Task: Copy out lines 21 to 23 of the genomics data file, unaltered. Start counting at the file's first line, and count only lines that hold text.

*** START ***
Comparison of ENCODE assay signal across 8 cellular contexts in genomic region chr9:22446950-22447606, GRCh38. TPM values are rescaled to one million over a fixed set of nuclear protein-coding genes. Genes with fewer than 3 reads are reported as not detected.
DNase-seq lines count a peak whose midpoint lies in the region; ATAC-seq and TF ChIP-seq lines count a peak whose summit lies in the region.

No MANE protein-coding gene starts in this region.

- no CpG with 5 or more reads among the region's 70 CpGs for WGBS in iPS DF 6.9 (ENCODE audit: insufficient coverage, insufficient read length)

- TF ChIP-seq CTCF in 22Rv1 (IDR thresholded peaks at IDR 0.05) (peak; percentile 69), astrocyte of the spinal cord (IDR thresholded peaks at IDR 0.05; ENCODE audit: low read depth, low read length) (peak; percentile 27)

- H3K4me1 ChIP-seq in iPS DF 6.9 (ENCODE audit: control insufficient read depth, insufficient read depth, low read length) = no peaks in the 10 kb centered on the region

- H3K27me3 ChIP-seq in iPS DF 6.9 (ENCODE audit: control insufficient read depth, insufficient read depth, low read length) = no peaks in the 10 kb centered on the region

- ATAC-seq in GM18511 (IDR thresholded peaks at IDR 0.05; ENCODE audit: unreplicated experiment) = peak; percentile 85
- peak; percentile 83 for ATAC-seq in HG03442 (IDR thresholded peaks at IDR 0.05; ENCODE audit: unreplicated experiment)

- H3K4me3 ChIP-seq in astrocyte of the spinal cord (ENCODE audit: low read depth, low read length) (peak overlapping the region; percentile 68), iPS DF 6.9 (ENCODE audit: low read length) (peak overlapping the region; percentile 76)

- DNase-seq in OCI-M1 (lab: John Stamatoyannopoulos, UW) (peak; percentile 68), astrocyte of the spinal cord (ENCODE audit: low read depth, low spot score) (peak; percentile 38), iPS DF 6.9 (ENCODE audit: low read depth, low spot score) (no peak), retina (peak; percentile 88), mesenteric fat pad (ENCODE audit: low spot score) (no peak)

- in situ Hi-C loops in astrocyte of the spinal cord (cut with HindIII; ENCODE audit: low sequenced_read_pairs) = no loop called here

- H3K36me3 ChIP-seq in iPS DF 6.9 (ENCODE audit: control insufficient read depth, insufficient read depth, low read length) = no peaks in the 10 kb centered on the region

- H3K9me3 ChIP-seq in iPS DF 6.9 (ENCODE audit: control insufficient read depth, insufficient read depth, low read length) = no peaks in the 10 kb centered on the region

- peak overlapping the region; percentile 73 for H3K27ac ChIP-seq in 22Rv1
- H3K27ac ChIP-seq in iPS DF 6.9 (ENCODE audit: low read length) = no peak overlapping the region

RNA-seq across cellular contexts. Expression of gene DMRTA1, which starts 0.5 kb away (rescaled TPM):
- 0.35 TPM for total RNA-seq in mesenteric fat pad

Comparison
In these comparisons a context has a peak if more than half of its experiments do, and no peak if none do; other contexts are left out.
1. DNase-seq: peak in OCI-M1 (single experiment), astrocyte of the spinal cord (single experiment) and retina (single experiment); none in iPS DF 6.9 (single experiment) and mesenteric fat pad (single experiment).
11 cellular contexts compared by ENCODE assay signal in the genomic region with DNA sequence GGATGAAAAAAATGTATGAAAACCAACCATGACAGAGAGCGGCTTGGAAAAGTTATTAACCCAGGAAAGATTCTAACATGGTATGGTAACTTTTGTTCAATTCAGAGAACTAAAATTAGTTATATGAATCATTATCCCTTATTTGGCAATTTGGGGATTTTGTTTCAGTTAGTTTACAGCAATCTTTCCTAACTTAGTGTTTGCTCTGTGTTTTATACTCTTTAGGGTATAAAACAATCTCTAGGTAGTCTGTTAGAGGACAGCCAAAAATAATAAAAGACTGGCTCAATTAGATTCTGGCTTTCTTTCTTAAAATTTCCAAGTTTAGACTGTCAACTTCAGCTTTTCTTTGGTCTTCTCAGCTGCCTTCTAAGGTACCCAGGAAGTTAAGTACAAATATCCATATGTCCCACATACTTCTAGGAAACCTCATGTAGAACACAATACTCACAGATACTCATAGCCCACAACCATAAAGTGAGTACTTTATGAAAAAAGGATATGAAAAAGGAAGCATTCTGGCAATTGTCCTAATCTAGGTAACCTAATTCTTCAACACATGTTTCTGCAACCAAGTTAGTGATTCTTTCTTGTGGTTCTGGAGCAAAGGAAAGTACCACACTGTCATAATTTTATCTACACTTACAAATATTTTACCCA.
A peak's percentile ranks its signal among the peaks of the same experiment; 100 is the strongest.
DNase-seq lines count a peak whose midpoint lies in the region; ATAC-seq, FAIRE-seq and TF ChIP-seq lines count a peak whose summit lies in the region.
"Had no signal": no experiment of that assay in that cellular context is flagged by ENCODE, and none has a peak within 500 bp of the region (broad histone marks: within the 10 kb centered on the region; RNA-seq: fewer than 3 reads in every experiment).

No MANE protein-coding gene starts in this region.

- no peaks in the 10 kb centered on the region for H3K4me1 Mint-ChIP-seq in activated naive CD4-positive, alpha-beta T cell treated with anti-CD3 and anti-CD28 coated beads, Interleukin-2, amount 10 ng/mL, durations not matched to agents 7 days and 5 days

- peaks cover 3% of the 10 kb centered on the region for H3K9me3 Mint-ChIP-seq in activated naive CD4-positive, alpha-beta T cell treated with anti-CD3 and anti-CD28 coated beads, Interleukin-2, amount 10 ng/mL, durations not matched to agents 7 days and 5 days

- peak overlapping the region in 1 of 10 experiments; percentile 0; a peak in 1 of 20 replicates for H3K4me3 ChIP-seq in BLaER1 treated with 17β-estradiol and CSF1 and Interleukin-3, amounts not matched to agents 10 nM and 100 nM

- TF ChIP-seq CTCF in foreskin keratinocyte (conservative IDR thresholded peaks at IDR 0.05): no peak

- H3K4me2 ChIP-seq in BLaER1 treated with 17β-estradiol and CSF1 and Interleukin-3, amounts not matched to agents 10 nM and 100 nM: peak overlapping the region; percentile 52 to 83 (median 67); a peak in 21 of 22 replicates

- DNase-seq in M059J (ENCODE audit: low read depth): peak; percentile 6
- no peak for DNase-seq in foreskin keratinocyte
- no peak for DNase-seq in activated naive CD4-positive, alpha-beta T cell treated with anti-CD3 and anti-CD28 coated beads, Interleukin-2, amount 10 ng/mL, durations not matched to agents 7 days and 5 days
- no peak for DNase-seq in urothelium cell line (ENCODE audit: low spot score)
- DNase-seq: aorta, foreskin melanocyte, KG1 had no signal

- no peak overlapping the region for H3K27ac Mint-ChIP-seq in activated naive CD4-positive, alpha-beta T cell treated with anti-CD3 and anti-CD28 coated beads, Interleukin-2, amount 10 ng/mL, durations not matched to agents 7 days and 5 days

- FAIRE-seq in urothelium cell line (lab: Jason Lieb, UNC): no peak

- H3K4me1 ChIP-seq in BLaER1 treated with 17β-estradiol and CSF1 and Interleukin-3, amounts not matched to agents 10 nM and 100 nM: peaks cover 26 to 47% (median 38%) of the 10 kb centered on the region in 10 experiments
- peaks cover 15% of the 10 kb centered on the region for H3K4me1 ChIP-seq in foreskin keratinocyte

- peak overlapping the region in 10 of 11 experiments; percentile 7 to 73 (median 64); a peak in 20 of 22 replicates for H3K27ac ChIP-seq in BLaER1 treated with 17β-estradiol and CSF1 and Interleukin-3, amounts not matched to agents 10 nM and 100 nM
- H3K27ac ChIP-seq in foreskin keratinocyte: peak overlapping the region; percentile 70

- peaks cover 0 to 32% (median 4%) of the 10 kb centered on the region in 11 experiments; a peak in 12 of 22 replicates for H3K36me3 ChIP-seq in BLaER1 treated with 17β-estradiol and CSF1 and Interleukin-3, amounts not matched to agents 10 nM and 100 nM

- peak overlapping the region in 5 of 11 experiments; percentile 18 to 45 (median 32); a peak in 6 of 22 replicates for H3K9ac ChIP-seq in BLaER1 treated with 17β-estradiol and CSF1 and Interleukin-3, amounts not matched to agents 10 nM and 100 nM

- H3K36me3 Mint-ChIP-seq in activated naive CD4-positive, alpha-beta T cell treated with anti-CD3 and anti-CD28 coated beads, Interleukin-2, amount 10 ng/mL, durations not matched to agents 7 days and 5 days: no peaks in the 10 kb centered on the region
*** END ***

1. DNase-seq: peak in OCI-M1 (single experiment), astrocyte of the spinal cord (single experiment) and retina (single experiment); none in iPS DF 6.9 (single experiment) and mesenteric fat pad (single experiment).
11 cellular contexts compared by ENCODE assay signal in the genomic region with DNA sequence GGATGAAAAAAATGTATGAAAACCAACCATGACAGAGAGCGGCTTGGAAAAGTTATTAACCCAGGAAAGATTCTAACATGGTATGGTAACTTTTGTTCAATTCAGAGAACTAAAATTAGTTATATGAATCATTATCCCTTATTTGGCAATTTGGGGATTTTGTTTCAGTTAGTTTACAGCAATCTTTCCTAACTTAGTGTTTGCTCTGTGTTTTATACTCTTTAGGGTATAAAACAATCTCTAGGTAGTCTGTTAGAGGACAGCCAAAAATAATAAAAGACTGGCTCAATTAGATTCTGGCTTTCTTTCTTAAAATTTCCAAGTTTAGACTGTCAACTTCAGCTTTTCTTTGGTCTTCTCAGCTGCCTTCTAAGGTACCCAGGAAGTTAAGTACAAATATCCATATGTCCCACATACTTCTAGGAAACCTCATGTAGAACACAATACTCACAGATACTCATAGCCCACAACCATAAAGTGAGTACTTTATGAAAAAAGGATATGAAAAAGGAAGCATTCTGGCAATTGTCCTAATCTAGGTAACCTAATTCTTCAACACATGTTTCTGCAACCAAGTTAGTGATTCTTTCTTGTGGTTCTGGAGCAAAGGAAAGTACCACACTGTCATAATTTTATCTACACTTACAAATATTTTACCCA.
A peak's percentile ranks its signal among the peaks of the same experiment; 100 is the strongest.